Congratulations to Max Langer for being honored with his own rhynchosaur genus.
Ezcurra, M. D., Montefeltro, F., and R. J. Butler. 2016. The Early Evolution of Rhynchosaurs. Frontiers in Ecology and Evolution 3:142. DOI: 10.3389/fevo.2015.00142. http://journal.frontiersin.org/article/10.3389/fevo.2015.00142/full
Abstract - The rhynchosaurian archosauromorphs are an important and diverse group of fossil tetrapods that first appeared during the Early Triassic and probably became extinct during the early Late Triassic (early Norian). Here, the early evolution of rhynchosaurs during the Early and early Middle Triassic (Induan-Anisian: 252.2-242 Mya) is reviewed based on new anatomical observations and their implications for the taxonomy, phylogenetic relationships and macroevolutionary history of the group. A quantitative phylogenetic analysis recovered a paraphyletic genus Rhynchosaurus, with “Rhynchosaurus” brodiei more closely related to hyperodapedontines than to Rhynchosaurus articeps. Therefore, a new genus is erected, resulting in the new combination Langeronyx brodiei. A body size analysis found two independent increases in size in the evolutionary history of rhynchosaurs, one among stenaulorhynchines and the other in the hyperodapedontine lineage. Maximum likelihood fitting of phenotypic evolution models to body size data found ambiguous results, with body size evolution potentially interpreted as fitting either a non-directional Brownian motion model or a stasis model. A Dispersal-Extinction Cladogenesis analysis reconstructed the areas that are now South Africa and Europe as the ancestral areas of Rhynchosauria and Rhynchosauridae, respectively. The reconstruction of dispersal events between geographic areas that are broadly separated paleolatitudinally implies that barriers to the dispersal of rhynchosaurs from either side of the paleo-Equator during the Middle Triassic were either absent or permeable.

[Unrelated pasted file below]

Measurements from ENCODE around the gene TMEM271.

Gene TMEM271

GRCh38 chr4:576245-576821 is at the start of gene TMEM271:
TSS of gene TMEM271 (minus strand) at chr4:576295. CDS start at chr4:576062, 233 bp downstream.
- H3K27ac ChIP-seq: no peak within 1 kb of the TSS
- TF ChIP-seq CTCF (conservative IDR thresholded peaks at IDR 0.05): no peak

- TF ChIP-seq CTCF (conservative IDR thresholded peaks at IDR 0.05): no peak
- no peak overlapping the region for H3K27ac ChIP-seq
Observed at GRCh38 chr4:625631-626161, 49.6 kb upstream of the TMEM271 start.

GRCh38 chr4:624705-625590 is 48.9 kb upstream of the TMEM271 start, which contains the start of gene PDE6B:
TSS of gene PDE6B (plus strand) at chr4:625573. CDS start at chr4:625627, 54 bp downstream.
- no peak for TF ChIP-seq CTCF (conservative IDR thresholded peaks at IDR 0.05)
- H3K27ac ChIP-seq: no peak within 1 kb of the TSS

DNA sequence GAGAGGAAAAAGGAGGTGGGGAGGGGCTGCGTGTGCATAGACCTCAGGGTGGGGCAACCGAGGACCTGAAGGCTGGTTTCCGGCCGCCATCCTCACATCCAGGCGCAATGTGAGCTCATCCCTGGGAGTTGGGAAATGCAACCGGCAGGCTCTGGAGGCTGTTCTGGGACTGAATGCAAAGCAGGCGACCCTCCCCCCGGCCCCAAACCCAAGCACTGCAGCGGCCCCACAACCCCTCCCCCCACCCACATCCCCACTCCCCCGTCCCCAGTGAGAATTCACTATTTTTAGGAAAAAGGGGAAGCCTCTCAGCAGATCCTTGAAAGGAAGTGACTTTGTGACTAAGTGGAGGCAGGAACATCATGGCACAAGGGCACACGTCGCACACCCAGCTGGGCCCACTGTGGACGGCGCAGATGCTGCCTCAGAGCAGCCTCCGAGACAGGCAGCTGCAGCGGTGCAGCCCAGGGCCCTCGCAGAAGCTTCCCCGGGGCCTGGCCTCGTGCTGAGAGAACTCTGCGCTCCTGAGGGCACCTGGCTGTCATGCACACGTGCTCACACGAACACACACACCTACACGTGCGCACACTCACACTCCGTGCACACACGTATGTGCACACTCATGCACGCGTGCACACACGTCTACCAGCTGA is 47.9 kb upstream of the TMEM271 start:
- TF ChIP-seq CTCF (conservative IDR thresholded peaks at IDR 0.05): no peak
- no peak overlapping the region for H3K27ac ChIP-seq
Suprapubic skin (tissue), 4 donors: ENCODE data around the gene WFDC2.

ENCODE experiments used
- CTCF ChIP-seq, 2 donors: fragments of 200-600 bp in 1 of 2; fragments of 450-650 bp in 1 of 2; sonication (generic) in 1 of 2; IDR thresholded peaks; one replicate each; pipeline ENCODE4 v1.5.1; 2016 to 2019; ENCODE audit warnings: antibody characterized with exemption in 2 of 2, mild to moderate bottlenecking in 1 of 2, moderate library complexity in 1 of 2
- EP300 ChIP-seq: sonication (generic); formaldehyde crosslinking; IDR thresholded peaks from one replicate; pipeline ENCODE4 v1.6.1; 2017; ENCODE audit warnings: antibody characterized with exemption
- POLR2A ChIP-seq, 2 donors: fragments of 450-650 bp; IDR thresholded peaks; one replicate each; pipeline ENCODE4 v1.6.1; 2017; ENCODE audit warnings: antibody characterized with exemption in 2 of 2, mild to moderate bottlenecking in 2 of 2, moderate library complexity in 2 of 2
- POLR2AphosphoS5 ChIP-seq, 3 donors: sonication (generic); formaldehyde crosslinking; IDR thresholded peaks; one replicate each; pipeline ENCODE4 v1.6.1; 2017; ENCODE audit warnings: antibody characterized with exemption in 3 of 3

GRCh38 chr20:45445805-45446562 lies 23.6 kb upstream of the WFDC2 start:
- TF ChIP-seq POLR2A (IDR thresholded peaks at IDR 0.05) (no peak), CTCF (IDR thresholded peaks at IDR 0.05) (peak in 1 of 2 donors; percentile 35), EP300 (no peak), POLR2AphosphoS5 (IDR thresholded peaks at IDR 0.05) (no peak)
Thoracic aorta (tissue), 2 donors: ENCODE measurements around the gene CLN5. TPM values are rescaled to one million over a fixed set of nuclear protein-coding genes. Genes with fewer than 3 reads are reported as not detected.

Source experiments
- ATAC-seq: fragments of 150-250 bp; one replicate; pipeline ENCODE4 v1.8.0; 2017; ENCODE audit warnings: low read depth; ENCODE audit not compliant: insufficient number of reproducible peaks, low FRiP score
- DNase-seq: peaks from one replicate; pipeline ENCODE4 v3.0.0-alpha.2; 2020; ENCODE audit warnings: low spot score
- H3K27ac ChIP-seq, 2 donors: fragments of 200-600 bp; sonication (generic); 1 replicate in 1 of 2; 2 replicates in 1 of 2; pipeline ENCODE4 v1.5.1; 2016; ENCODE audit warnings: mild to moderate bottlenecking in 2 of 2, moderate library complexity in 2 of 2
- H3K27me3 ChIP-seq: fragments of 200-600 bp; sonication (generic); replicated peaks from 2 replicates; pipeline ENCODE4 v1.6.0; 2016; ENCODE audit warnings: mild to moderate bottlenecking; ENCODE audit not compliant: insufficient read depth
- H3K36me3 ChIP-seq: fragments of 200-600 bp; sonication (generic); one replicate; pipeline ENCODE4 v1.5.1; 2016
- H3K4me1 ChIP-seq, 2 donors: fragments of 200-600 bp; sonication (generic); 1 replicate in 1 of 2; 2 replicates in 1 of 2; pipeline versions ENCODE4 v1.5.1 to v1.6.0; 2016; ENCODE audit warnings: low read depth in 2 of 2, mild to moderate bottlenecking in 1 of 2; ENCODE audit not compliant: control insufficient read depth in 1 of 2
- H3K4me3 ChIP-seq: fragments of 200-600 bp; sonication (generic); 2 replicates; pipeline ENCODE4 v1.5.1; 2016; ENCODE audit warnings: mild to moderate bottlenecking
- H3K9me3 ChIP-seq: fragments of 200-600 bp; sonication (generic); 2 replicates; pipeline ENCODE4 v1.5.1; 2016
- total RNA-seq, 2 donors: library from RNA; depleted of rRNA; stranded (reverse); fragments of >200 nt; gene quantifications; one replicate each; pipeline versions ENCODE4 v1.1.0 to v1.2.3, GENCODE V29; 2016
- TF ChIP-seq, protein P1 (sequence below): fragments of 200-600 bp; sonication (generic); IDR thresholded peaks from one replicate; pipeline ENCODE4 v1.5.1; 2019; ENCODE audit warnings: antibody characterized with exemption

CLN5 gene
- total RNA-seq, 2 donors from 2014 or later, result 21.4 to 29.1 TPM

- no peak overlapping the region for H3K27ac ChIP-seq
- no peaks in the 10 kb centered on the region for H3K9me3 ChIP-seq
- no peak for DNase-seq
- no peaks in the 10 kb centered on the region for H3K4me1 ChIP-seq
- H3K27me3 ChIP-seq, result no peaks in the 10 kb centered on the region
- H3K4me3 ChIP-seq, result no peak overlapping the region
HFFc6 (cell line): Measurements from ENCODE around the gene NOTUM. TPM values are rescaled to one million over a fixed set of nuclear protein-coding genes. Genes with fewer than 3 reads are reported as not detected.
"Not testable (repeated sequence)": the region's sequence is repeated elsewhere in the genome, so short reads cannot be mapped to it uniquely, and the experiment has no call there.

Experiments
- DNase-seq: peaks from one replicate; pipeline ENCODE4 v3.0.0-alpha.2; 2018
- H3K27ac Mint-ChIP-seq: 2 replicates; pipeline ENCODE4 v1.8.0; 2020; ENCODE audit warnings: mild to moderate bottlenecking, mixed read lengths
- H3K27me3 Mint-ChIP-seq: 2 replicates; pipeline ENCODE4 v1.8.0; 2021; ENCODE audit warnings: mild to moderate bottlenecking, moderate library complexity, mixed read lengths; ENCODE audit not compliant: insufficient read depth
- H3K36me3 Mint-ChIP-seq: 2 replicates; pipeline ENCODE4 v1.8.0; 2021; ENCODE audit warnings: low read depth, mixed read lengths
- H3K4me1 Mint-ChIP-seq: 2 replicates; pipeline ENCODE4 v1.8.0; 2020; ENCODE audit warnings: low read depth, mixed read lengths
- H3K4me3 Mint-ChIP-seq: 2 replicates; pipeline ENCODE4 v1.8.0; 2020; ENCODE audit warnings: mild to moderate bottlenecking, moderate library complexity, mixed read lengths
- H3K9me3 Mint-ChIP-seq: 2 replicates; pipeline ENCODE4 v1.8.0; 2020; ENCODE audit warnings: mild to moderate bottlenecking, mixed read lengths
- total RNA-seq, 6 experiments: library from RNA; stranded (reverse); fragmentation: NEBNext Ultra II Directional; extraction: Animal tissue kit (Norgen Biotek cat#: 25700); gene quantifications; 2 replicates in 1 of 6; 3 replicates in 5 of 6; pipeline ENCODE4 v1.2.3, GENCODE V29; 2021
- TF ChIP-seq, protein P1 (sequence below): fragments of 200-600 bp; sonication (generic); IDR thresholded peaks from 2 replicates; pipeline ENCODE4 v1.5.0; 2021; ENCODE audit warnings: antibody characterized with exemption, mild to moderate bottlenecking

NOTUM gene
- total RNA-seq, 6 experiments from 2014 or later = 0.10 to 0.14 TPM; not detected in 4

Bioplastic from weaver's broom
20 hours ago in Doc Madhattan